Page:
Local Spotlight: Wellbeing kiosk project in Knowsley is “vital” in fight against high blood pressure

Welcome to Local Spotlight, a regular feature in Collaborate, our stakeholder newsletter, that shines the light on the amazing public health people, teams, programmes and projects in Cheshire and Merseyside’s nine local areas that are really worth shouting about.

This month, we are shining a light on Knowsley, which has been seeing the benefits of having a digital wellbeing kiosk being installed in community areas to help prevent high blood pressure.

If you have a story that would be perfect for Local Spotlight, please contact champscommunications@wirral.gov.uk.

Knowsley is on a mission to increase the detection of high blood-pressure related illnesses, which will ultimately result in fewer lives lost to heart attacks, strokes, atrial fibrillation and more.

One of the many innovative projects taking place in the area to support this mission is the installation of a digital machine, the Wellpoint Health and Wellbeing Kiosk, in prominent community settings with high footfall.

The kiosks are self-service, touchscreen input machines, that measures a user’s blood pressure, weight, body mass index (BMI) and other metrics to provide an estimate of the user’s risk of developing cardiovascular disease (including heart attack and stroke) in the next 10 years. Personalised results and advice are produced instantly on a printout receipt or sent to users by email. Users can also create an online account to review results and monitor progress over time. Using the machine takes around five minutes and users can drop-in at a time that’s convenient to them.

The kiosks have been commissioned on behalf of local places by the Collaborative and are in place across Cheshire and Merseyside. 12 machines have been active since last September, over 4,000 tests have been taken by nearly 3,000 users.

Photo: Wellpoint Kiosk in Knowsley being used by Cllr Christine Bannon, accompanied by Emma Thomas, Dr Sarah McNulty from Knowsley Council and Lynn Wilson from Volair.

Crucially, the machines are available and accessible to those who need them most, as Dr Sarah McNulty, Director of Public Health for Knowsley, Lead Director for High Blood Pressure and Cardiovascular Disease Prevention and current Chair of the Cheshire and Merseyside Directors of Public Health Executive Board, explains:

“We face significant challenges in Knowsley due to higher-than-average levels of deprivation, which we know has significant impact on the health of our people, and that is precisely why it’s vital that these self-service machines are accessible to our more vulnerable communities and to those who are at risk of living with high blood pressure.

“We have taken care to ensure that Knowsley’s machines are placed in community hubs with lots of different people coming through, and that people feel empowered to use the machine and take meaningful actions to look after their health and wellbeing. In Cheshire and Merseyside, we have over 400,000 patients who require treatment for high blood pressure, but there are also people out there who are undiagnosed and are at an extremely high risk of heart attack and stroke. Our hope is that by having these machines in the community, we can prevent high blood pressure becoming fatal and provide timely access to treatment to those who need it.”

Three sites in Knowsley are currently sharing a kiosk, Knowsley Leisure and Culture Park, Prescot Soccer Centre and Stockbridge Village Neighbourhood Centre, and will be coming to Kirby and Halewood Leisure Centres later this year. To date, the machine has generated over 1,700 interactions, including over 1,000 blood pressure tests by 900 users. One such user was Councillor Christine Bannon, Knowsley Council’s Cabinet Member for Health, who said:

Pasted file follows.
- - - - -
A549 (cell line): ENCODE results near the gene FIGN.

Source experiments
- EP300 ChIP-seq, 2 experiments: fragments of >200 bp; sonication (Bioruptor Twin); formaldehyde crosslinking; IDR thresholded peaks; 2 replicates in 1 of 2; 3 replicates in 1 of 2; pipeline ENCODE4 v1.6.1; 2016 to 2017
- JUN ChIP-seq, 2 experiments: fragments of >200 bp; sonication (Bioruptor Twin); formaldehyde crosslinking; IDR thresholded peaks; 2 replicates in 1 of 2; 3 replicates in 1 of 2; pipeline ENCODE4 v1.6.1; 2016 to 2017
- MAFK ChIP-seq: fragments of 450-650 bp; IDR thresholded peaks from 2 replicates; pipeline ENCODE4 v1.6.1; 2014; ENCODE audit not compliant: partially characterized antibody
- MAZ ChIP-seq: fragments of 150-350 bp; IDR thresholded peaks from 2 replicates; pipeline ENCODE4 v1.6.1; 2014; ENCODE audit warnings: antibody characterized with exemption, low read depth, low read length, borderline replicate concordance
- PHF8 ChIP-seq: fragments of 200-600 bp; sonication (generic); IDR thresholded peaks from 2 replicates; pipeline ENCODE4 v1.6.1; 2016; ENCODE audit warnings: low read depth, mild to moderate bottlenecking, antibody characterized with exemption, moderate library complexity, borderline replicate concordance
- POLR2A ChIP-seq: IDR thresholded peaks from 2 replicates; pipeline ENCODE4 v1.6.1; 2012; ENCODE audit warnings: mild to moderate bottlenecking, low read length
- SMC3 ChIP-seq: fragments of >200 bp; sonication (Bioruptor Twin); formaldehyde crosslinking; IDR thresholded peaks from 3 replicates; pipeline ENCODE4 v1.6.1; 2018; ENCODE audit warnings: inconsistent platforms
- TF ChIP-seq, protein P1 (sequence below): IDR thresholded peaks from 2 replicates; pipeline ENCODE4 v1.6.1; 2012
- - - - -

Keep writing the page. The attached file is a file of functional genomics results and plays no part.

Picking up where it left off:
“I found the kiosk incredibly easy to use and I am delighted that the people of Knowsley are benefitting from the machine and it’s being used as much as it has been. This is of course only one scheme taking place in the borough to help tackle high blood pressure but is an excellent example of how the principles of prevention embedded in public health can be utilised to ensure that we catch people who are at risk of heart attack and stroke before it’s too late.”

The principle of the kiosk, that knowing about your blood pressure, BMI, weight, and other health metrics will leave you feeling better educated and empowered about your heart health, is also a key tenant of Know Your Numbers! Week, which takes place every September. Dr Mel Roche, a Public Health Consultant and Lead for the Collaborative’s High Blood Pressure and Cardiovascular Disease Prevention Programme, explains:

“Know Your Numbers! is a campaign led by Blood Pressure UK and is a fantastic opportunity for health and public health professionals to get the word out there about the importance of knowing and understanding your blood pressure and what you can do to improve it if necessary.

“The Collaborative supports the annual Know Your Numbers! week by sharing the resources from the national campaign as well as raising awareness of our dedicated Happy Hearts website and suite of resources for professionals. We know from past experience that this community-level sharing of information has been incredibly effective and we would really encourage anyone working with the community or directly with patients to familiarise themselves with the range of tools available to them. Together, we can help Cheshire and Merseyside really know their numbers and hopefully, see a massive reduction in blood pressure-related deaths.”

To find out more about the Collaborative’s work to reduce blood pressure and prevent cardiovascular disease, please visit the dedicated programme page. Learn more about the resources available to public health professionals who wish to support Know Your Numbers! week and blood pressure generally here.